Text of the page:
This measure tracks the total number of defects over the size of the release. This ratio indicates whether the build is ready for release or requires further testing. A good defect density ratio is considered 1 defect per 1000 lines of code. ( see Figure 8)
- Consider the complexity of the code.
- Developer’s level of skills. A highly skilled developer team might have optimized the code, so there are fewer lines of code; in this case, the defect density ratio might be high. A lower-skilled developer team might have written many lines of redundant codes; in this case, defect density can stay constant or go down.
9- Defect severity index
It measures product quality. The QA team can use this metric to understand the effect of negative impacts on software quality and performance. ( see Figure 9)
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Cem has been the principal analyst at AIMultiple since 2017. AIMultiple informs hundreds of thousands of businesses (as per similarWeb) including 60% of Fortune 500 every month.
Cem's work has been cited by leading global publications including Business Insider, Forbes, Washington Post, global firms like Deloitte, HPE, NGOs like World Economic Forum and supranational organizations like European Commission. You can see more reputable companies and media that referenced AIMultiple.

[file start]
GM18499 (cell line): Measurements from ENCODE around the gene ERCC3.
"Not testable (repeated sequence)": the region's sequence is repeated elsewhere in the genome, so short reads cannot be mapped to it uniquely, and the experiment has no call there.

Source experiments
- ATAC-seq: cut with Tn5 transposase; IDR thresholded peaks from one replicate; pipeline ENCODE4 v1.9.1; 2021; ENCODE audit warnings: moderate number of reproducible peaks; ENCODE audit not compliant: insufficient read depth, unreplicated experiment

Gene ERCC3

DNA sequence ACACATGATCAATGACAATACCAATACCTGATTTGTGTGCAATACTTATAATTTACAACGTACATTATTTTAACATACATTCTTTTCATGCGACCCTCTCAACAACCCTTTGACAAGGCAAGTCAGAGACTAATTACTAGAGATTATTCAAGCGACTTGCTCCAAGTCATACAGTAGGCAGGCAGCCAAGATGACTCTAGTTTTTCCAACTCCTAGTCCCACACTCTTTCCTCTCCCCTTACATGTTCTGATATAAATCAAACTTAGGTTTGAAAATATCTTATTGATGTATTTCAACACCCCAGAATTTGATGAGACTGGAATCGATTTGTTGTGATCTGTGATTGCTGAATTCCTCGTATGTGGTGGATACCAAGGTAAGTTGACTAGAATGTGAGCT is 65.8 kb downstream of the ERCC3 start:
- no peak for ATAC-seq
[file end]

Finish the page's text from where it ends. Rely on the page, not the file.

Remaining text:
Throughout his career, Cem served as a tech consultant, tech buyer and tech entrepreneur. He advised businesses on their enterprise software, automation, cloud, AI / ML and other technology related decisions at McKinsey & Company and Altman Solon for more than a decade. He also published a McKinsey report on digitalization.
He led technology strategy and procurement of a telco while reporting to the CEO. He has also led commercial growth of deep tech company Hypatos that reached a 7 digit annual recurring revenue and a 9 digit valuation from 0 within 2 years. Cem's work in Hypatos was covered by leading technology publications like TechCrunch and Business Insider.
Cem regularly speaks at international technology conferences. He graduated from Bogazici University as a computer engineer and holds an MBA from Columbia Business School.